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Patterns of homicide in North Tunisia: a 10-year study (2005–2014)
  1. Mehdi Ben Khelil1,2,
  2. Fethia Farhani1,
  3. Hana Harzallah1,2,
  4. Mohamed Allouche1,2,
  5. Meriem Gharbaoui1,2,
  6. Ahmed Banasr1,2,
  7. Anis Benzarti1,2,
  8. Moncef Hamdoun1,2
  1. 1Faculty of Medicine, University Tunis El Manar, Tunis, Tunisia
  2. 2Department of Legal Medicine, Charles Nicolle Hospital, Tunis, Tunisia
  1. Correspondence to Dr Mehdi Ben Khelil, 20 Rue Ahmed Khairedine, Le Bardo, 2000 Tunisia; benkhelilmehdi{at}yahoo.fr

Abstract

Background In Tunisia and in the Arab world, few data are available about homicide patterns. The aim of our study was to analyse the victims' profiles and the general pattern.

Methods 636 homicide victims were autopsied at the Legal Medicine Department of Charles Nicolle Hospital in Tunis, over a period of 10 years (2005–2014).

Results Victims were males in 79.7% with a male-to-female ratio of 3.93 and the average age was 37.7 years. The victim was generally from an urban area (66.7%), single (55.7%) and semiskilled (50.2%). The most common methods of homicide were sharp force (51.7%) and blunt trauma (24.8%).

Conclusions This study suggests applying urgent preventive measures targeting essentially young males and the importance of a national ‘Violence Repository’.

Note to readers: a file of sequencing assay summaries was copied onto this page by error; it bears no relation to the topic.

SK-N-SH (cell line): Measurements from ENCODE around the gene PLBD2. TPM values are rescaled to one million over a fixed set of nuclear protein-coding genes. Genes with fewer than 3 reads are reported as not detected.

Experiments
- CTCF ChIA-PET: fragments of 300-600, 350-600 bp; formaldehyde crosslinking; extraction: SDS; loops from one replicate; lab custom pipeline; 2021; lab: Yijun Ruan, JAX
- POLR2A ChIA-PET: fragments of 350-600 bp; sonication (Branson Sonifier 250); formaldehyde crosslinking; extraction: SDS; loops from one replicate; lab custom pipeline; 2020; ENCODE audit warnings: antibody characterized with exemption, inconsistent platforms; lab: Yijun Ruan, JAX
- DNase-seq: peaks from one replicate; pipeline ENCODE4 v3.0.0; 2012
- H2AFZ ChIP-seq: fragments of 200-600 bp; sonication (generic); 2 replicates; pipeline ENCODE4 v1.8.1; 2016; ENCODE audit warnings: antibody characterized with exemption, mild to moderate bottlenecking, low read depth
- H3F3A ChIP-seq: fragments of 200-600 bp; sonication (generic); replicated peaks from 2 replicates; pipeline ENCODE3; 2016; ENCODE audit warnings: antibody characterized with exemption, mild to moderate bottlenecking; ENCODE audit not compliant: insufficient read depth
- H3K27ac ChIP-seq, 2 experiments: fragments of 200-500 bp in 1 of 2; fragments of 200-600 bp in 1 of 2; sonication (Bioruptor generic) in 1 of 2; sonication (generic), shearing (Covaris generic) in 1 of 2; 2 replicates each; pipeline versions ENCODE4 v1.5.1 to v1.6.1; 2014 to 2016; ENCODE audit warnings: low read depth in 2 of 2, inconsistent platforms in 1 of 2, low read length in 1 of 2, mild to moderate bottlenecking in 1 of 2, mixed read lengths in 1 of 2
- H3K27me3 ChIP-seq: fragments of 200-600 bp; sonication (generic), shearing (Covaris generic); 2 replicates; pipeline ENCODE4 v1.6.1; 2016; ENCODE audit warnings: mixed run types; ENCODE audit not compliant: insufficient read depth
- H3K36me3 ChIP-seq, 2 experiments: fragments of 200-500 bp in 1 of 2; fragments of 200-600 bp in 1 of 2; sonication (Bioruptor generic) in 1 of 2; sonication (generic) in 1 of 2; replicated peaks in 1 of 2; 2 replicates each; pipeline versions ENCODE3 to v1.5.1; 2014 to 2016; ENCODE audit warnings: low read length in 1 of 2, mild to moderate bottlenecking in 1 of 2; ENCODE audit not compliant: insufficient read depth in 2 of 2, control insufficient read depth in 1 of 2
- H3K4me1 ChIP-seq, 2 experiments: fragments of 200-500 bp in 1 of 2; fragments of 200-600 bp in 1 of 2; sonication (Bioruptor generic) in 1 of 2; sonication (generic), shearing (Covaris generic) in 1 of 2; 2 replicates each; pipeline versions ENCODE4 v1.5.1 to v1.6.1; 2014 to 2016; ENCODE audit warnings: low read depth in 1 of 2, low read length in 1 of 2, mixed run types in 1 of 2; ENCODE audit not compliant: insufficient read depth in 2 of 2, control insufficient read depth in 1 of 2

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Footnotes

  • Contributors MBK, FF, HH and MH designed the study. MBK, FF, HH, MA and MG collected the data. MBK and FF drafted the first version of the article. All the authors contributed to the analysis and interpretation of data, revised the manuscript and approved its final version.

  • Competing interests None declared.

  • Ethics approval Ethical approval of the study was provided by the Faculty of Medicine of Tunis—University Tunis El Manar research ethics committee. This study was performed in accordance with the Declaration of Helsinki. All data were anonymised.

  • Provenance and peer review Not commissioned; externally peer reviewed.

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